None of this, of course, limits a hospital from doing more. Aledade works with many hospitals and health information exchanges that accomplish far more than these minimum requirements.

Here’s precisely what the rule requires. Starting 6 months from now, hospitals (including psychiatric hospitals and CAHs) must send electronic patient event notifications of a patient’s admission to inpatient or emergency department, transfer between ED, inpatient and observation status, and discharge from ED, inpatient or observation status to:

  • Post-acute service providers who have a prior to admission relationship with the patient and/or post-acute service providers to whom the hospital is discharging the patient
  • The patient’s established primary care providers (physicians, nurse practitioners, physician assistants)
  • The patient’s established PCP
  • Other providers or groups identified by the patient

These notifications are required at the time of admission and immediately prior to, or at the time of, a patient’s discharge. At Aledade, we have gone so far as to set up real time text alerts for some of our practices.

Hospitals can use any technology that gets the job done. While HL7 2.5.1 is common, hospitals could use C-CDA or a FHIR-based API. CMS’s mantra here is “if it works, use it.” Hospitals can also use multiple modes of transmission. For example, if some physicians are using the same electronic health record (EHR) as the hospital, the transmission might never leave the EHR. On the other hand, for physicians using different EHRs, a hospital may use the HL7 2.5.1 transmissions. Hospitals can also use an intermediary such as a health information exchange. They can do so either exclusively, in combination with other intermediaries, or direct from the hospital notices. The only limitation is that intermediary cannot be used to limit the notifications to a specified set of recipients.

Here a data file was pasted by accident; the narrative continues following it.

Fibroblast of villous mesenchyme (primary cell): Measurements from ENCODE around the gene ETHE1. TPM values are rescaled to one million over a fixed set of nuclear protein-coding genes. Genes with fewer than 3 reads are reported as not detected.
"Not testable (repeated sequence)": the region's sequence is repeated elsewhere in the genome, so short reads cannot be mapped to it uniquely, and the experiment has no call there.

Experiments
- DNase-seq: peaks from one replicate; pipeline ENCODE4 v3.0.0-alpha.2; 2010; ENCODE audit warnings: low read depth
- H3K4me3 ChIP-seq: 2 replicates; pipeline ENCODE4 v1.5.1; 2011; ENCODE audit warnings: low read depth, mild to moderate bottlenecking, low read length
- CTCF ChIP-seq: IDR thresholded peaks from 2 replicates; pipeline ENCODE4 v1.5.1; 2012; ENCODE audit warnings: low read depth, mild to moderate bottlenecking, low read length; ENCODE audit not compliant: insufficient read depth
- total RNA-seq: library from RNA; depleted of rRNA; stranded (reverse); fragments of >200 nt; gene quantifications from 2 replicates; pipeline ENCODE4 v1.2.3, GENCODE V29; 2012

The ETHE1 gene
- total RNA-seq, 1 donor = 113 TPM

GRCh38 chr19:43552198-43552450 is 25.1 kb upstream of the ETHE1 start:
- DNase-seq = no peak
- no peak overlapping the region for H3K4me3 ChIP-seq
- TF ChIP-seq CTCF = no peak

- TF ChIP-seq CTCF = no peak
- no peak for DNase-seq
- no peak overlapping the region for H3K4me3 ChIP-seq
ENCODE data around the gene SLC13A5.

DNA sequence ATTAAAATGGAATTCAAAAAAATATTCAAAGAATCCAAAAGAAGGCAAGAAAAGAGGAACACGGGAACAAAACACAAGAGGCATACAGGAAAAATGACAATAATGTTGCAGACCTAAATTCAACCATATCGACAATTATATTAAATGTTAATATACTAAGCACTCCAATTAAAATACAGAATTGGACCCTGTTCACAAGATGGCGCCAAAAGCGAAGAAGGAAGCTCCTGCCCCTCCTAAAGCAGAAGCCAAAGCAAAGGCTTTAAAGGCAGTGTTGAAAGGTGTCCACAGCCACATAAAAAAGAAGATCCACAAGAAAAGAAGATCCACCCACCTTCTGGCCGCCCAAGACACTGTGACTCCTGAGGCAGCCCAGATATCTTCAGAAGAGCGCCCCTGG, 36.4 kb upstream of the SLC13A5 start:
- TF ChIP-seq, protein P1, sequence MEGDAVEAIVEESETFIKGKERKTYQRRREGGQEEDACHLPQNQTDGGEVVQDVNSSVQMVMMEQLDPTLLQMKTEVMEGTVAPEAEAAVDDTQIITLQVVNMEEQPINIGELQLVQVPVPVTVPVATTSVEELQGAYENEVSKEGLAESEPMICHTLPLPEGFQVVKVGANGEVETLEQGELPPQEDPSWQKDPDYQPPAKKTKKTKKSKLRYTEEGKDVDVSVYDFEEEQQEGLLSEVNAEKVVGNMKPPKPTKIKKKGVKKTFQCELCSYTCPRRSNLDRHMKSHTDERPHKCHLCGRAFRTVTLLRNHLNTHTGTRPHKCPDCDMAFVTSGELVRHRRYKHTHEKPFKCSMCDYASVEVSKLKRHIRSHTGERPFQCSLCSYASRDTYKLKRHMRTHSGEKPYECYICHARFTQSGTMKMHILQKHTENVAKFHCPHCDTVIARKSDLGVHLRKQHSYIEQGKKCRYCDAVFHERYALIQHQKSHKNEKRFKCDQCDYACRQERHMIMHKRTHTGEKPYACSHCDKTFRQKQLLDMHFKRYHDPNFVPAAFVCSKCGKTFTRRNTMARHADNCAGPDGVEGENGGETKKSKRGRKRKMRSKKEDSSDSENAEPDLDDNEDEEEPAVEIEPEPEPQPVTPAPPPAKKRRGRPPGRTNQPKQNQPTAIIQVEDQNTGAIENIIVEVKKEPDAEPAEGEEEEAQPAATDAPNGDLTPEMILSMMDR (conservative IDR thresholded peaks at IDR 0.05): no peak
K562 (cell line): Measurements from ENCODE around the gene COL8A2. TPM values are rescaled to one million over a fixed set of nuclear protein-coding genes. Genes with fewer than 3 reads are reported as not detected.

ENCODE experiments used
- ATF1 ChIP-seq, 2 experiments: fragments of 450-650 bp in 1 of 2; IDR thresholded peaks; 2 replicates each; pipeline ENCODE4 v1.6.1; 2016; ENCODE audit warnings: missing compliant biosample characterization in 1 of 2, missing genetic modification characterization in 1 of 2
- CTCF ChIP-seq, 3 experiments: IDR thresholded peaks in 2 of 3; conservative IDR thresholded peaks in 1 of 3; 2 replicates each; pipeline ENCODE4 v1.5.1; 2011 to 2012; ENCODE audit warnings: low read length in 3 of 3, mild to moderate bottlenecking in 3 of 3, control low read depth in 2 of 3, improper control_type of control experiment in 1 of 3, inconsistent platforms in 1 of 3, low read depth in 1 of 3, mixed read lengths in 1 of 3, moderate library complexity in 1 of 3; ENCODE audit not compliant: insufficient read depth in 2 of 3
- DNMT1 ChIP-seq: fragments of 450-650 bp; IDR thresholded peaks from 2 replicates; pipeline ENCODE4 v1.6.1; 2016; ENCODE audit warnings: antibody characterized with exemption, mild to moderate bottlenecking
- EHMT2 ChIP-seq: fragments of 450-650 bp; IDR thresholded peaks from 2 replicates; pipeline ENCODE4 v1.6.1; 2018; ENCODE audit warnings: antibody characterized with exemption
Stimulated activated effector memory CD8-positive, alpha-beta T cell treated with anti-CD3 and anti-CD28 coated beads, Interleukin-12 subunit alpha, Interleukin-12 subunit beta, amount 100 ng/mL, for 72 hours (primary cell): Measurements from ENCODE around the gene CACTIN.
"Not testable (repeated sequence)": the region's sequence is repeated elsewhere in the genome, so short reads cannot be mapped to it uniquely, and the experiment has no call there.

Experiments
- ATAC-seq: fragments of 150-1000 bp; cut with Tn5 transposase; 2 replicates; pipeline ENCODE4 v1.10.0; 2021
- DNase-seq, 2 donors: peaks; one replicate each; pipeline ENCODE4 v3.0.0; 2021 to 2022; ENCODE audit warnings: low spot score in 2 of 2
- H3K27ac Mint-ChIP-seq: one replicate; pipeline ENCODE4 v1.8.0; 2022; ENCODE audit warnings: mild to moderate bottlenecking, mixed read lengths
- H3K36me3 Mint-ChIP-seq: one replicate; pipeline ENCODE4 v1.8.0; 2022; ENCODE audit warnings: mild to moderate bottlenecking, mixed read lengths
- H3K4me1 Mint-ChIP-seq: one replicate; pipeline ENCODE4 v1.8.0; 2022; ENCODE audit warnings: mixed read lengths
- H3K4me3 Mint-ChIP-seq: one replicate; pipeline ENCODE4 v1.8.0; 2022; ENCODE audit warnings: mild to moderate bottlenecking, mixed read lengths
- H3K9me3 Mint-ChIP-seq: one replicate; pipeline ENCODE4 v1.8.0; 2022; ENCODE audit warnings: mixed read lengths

Turning to the CoP, there are 2 important qualifiers to understand. The first is about established PCPs and post-acute providers. To quote the rule:

We expect that hospitals would demonstrate this capability in a variety of ways, for instance, by demonstrating that the hospital has processes and policies in place to identify patients’ primary care practitioners and incorporate this information into the patient event notification system, or through recording information received from patients about their providers.

Aledade takes care of this requirement by providing hospitals a list of patients for whom our partner practices have such established relationships.

Second, the hospital must make a reasonable effort to ensure that the notifications are received. To again quote the rule:

We believe that this modified standard will provide hospitals and CAHs with appropriate flexibility and can account for the constraints of providers’ existing systems. We also believe that this modified standard takes into account the fact that some recipients may not be able to receive patient event notifications, or may not be able to receive notifications in a manner consistent with a hospital system’s capabilities, and the fact that hospitals and CAHs may not be able to identify provider recipients for some patients. We expect that surveyors will evaluate whether a hospital is making a reasonable effort to send patient event notifications while working within the constraints of its existing technology infrastructure.

Today, Aledade provides many different types of connections to hospitals and conforms to different patient matching strategies to maximize our ADT coverage.

We are thrilled for our practices and for Medicare beneficiaries that this rule has gone into effect. We look forward to the day when not 50% of people are safeguarded, but all people are. And when the admission into the hospital, or the discharge out of one, doesn’t have to be quite as scary.